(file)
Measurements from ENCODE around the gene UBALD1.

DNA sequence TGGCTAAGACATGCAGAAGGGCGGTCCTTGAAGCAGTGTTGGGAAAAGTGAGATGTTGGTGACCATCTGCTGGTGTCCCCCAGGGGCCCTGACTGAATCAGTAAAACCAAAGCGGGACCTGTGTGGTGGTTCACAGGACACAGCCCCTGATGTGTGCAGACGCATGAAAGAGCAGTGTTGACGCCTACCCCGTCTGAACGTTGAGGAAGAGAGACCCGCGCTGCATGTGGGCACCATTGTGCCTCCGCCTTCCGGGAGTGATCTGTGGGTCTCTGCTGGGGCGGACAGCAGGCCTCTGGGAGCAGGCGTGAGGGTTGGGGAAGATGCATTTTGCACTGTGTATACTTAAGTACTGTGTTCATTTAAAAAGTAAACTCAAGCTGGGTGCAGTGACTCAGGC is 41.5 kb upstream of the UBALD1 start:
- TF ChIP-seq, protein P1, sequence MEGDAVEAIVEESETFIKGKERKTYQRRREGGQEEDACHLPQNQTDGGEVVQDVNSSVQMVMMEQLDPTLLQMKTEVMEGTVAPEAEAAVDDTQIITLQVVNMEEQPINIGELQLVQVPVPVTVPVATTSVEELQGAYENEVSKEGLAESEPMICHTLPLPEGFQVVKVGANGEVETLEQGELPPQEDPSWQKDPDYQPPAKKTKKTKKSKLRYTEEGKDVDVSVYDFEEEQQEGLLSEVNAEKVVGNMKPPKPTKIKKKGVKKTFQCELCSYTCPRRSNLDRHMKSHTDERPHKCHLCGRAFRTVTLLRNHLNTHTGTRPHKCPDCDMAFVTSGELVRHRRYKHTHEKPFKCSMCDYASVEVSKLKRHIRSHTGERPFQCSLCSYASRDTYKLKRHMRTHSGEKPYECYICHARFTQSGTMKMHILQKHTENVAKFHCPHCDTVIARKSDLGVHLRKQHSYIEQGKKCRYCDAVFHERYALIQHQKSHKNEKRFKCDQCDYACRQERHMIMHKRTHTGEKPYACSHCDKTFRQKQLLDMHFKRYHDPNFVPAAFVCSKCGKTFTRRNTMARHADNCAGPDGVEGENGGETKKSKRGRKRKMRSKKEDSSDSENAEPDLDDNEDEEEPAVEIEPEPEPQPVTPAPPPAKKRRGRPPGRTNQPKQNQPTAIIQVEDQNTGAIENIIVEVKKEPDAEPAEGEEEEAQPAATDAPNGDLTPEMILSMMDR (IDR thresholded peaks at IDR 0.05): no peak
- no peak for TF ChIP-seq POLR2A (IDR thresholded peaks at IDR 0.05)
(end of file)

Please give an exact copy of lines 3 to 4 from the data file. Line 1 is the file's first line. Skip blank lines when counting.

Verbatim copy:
- TF ChIP-seq, protein P1, sequence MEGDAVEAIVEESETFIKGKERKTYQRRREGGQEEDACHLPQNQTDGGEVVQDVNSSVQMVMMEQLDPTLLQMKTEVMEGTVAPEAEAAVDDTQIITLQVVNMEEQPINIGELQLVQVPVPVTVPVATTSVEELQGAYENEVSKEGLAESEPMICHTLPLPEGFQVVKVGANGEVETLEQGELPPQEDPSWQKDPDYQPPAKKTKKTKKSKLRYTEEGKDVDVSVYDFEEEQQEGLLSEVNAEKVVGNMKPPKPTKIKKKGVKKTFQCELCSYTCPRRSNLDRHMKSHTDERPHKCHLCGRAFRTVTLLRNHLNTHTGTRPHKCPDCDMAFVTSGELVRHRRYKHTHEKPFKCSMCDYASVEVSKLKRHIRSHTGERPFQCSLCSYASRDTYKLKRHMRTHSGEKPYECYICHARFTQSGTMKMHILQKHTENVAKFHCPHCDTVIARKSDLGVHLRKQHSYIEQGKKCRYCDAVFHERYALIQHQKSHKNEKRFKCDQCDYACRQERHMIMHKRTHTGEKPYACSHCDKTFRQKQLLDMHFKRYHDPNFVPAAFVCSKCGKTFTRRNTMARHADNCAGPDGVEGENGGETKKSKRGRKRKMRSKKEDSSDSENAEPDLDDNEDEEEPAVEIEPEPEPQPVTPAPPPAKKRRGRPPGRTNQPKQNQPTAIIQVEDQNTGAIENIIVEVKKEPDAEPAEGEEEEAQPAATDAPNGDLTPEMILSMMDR (IDR thresholded peaks at IDR 0.05): no peak
- no peak for TF ChIP-seq POLR2A (IDR thresholded peaks at IDR 0.05)